Staying Healthy: The Importance of Pregnancy Health
Just as diet is important to fertility, healthy, well-balanced pregnancy diet is an essential component of prenatal health. Consuming a variety of foods from the four food groups is therefore integral: whole grain breads and cereals, fruits and vegetables, lean sources of protein and low-fat dairy products.
Some of the main nutrients that you should consume during pregnancy include calcium (found in milk products), iron (spinach, poultry, fish, dried fruit) and vitamin C (citrus fruits). In addition, calcium and vitamin D are important to proper pregnancy health. In addition, consuming folic acid is also essential to good health during pregnancy; sources of folic acid include oranges, bananas, green leafy vegetables and fortified breads and cereals.
Foods to avoid include fish with high mercury levels (swordfish, shark and King Mackerel), raw foods (sushi, oysters, eggs and raw shrimp) and unpasteurised foods (milk and soft cheeses). In addition, alcohol and caffeine should not be consumed.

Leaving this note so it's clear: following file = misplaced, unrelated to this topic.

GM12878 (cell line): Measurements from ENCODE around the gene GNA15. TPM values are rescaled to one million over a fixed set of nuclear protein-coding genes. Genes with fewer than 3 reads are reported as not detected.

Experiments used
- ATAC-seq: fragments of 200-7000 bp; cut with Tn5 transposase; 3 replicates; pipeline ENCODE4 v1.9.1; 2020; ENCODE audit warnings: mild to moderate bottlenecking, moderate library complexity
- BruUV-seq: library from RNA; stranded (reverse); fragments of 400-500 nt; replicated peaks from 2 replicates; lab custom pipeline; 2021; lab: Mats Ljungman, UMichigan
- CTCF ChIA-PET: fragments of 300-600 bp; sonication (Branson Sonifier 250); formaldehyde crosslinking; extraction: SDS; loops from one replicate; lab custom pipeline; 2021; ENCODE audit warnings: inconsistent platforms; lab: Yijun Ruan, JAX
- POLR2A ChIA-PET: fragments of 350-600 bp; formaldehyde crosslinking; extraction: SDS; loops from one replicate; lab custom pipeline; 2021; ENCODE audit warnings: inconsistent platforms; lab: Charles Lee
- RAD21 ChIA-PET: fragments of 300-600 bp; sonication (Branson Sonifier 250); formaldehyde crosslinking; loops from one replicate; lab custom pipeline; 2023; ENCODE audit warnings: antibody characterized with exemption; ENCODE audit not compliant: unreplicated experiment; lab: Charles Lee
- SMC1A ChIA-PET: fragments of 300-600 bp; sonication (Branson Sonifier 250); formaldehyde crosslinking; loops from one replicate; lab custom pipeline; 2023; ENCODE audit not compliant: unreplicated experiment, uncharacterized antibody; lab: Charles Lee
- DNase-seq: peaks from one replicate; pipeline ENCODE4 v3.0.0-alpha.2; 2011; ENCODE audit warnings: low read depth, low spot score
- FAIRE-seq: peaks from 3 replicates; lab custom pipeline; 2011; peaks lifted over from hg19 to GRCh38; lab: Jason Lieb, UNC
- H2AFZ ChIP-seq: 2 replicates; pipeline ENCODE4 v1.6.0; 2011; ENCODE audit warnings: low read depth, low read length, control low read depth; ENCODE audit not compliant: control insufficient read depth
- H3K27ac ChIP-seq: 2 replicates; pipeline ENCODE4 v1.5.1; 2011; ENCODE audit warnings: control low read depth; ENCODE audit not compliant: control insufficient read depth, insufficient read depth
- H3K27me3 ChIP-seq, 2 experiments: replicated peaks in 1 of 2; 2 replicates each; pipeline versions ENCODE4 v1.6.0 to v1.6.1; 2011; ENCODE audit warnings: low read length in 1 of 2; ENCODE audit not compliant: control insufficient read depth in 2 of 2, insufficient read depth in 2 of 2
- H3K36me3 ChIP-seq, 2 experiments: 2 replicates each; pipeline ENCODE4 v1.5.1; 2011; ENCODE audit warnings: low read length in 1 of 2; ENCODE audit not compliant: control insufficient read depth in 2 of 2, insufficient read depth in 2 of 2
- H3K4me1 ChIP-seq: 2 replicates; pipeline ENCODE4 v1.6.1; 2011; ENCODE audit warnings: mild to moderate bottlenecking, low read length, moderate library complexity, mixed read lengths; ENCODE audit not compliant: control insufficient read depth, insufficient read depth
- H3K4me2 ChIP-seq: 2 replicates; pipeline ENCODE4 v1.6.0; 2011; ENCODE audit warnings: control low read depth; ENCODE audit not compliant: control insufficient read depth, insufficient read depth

On average, a woman will gain 25 to 35 lbs. during her pregnancy. Talk to your health care provider about whether a prenatal vitamin is right for you.
Exercise during pregnancy is important to your health and can also help to minimize common pregnancy symptoms.
Generally, low impact exercises are the safest types of pregnancy exercise. Such exercises include low impact aerobics and strength training workouts; kegels exercises (which help to promote pelvic strength), Pilates and yoga can also be good options.
Always speak to your health care provider prior to starting any form of exercise routine during pregnancy.
Regular prenatal checkups are crucial to prenatal health; in fact, a woman can expect to have between 10 to 15 medical checkups during pregnancy.
At a prenatal checkup, your health care provider will monitor your blood pressure and weight, as well as monitor fetal heart rate.
Pregnancy Health Risks
The following factors present risks to pregnancy health:
- alcohol: consuming alcohol during pregnancy leads to a risk of fetal alcohol syndrome (FAS)
- smoking: smoking reduces the flow of oxygen and nutrition to the developing fetus, resulting in an increased risk of low birth rate and premature birth
- drug use: taking prescription or over-the-counter drugs can be harmful to fetal development